Call our Sales Team on 0208 912 2120


24th January 1922
Page 10
Page 10, 24th January 1922 — THE LATEST IN TROLLEY-BUSES.
Noticed an error?
If you've noticed an error in this article please click here to report it so we can fix it.

Which of the following most accurately describes the problem?

Bloemfontein in South Africa Leads the Way in Speedy and Comfortable Public Service Vehicles.

ONE OF the new slogans addressed to the worried tramways departments is, "Let Railless solve your transport problem," and it would certainly seem as if, generally, the advice is being either followed or closely examined by those who do not see how they can meet the outlay for permanent-way renewals and continue to rim a service with fares which the public will consider reasonable. The alternative of scrapping the whole of a tramway undertaking is too much to face, otherwise the petroldriven motorbus would enter the lists against the trolley-bus. To drop the tramway undertaking would throw into partial disuse an expensive electric power installation, for it would not he possible to discover outlets for the normal current output in order to replace the one lost through the cessation of the trIlmway system. Those .who contend that this is the right coarse to adopt contend foolishly, and are, obviously, not ratepayers iu the particular district concerned.

The town of Bloemfontein. in South Africa, has a service of Rail/less cars, 9 vehicles being so far in use. The conditions are trying, because the roads are none too good, but the vehicles have given thorough satisfaction. The first batch of bodies were, by instructions, kept light in weight, but this proved to be a mistake, as the racking strains caused weaknesses to develop, and local strengthening had to be resorted to Profiting by experience, the Bloemfontein Municipal Tramways Department (of which a deputation was over in this country last August) decided, when ordering three additional vehicles (bringing their fleet up to twelve) to make the bodies thoroughly strong.

The chassis for these three latest Railless oars have been constructed for Railless, Ltd., by Short Bros., Ltd of Rochester, a concern with a great deal of engineering experience, whilst the bodies

were built and erected on the chassis by Charles H. Roe, Ltd., of Leeds. As the vehicles have to be passed by the engineer representing the Bloemfontein authorities, permission was obtained from the Leeds Corporation to run each one over a portion of the trolley-bus route which forms part of the Leeds tramway system, and it was during one of these tests last week that we were able to observe the excellent manner in which the bus performed its task.

The Railless vehicle built for Bloemfontein is a single-decker, with a clerestory roof, arranged to seat 29, of whom 24 are accommodated on the inside seats arranged on each side of the central gangway, whilst the seat carried round the rear platform accommodates five others. There are two grid veetilators in the front of the body, and the alternate fanlights on each side of the body are arranged to act as ventilators, Kaye's patent fastening serving to hold the fanlight at any desired angle and to be silent and keep the ventilator silent in any position. Two windows on each side clear of the wheel arches are made to be dropped for ventilation purposes, being mounted upon lazy tong supports, so that they stay wherever they may be required.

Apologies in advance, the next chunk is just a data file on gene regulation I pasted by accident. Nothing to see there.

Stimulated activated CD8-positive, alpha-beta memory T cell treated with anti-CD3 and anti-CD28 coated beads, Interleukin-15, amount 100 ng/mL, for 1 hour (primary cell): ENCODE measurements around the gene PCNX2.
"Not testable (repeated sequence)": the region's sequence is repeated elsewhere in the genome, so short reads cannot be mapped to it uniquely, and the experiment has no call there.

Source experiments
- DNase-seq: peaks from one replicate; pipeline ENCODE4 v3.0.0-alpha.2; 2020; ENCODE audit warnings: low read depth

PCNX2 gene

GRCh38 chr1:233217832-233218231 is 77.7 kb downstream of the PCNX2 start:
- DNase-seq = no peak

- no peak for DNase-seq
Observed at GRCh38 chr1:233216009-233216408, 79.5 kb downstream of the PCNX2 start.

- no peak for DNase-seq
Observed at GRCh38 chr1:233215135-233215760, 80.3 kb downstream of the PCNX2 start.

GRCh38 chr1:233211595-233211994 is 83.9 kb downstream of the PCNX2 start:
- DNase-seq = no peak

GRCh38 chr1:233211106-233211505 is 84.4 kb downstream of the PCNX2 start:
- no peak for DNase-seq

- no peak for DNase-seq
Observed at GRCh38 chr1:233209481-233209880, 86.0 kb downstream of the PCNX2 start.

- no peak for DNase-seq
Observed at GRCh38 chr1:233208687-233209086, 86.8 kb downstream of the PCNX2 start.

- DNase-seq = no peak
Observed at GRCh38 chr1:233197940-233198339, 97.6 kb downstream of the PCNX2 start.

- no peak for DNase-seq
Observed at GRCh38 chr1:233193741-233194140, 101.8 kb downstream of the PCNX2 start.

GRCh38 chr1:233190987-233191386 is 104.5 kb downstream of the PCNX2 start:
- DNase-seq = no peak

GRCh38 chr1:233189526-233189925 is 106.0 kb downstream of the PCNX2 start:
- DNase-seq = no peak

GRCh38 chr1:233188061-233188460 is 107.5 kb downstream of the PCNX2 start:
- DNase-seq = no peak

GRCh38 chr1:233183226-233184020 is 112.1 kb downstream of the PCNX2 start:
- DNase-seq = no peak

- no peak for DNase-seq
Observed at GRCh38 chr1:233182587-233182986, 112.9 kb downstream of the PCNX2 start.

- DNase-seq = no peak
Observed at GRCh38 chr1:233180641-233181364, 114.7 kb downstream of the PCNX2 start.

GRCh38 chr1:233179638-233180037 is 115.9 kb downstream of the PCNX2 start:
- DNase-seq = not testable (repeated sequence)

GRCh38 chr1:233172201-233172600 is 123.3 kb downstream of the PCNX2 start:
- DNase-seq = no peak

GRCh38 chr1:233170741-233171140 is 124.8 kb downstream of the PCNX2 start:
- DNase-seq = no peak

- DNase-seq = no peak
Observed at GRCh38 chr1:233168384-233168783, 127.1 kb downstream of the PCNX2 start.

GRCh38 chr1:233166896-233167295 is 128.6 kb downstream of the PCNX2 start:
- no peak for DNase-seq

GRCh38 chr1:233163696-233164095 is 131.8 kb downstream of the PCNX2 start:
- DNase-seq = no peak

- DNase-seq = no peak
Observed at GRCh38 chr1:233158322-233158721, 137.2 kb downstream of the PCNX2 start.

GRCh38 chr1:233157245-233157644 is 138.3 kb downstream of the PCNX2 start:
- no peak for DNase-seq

The framing of the body is entirely of teak, to resist the ravages of the white ant, the vertical frames being carried right down and not broken by the waist rail. The panelling is of plywood, easily replaceable should the ravaging ant get to it. Each seat frame is provided with

a steel rib, which allows the seat back to give and recover on any forward impulse of the vehicle. The seats and the back supports are well sprung and covered with rattan, whilst the lower portion of the inside panelling is covered with a ribbed aluminium kickboard, which will stand any amount of wear.

The chassis was designed by Railless, Ltd., specially for this class of work. It has the steering wheel and column carried right forward, so that the least possible amount of chassis space con• eastent with easy steering is occupied by the driver and the control devices. Two 20 h.p. (railway rated) ventilating electric motors are employed for propulsion, driving through propeller shafts to the rear wheels. The rear axle springs have, interposed between the eyes and the frame brackets, /shock absorbers consisting of rubber cushions between steel plates. The springs and the shock absorbers together are more effictent than any combination with which we have hitherto had experience on commercial chassis. The first part of the road to Fernley out of Leeds is surfaced with pave of the worst order, the granite setts being spaced widely apart and being considerably rounded with wear; but, riding in the bus, one would never have known this, except that the driver did not travel over the bad stretch at Lull speed. On the macadam portion of the road, which was well wore, the bus rode as smoothly as on asplialte. There was an entire 'absence of rattle or noise, except the not unpleasant note of the motors. Het10/3, the comfort of travelling in the Railless bus was really a long way above modern-day standard. The vehicle was quite the Rolls-Royce of buses.

The trolley poles are mounted on a base, the subject of Raffles& patents, which is carried at the head of pressed-steel stanchions bolted to the chassis frame, so that no pole strain comes upon the roof.

comments powered by Disqus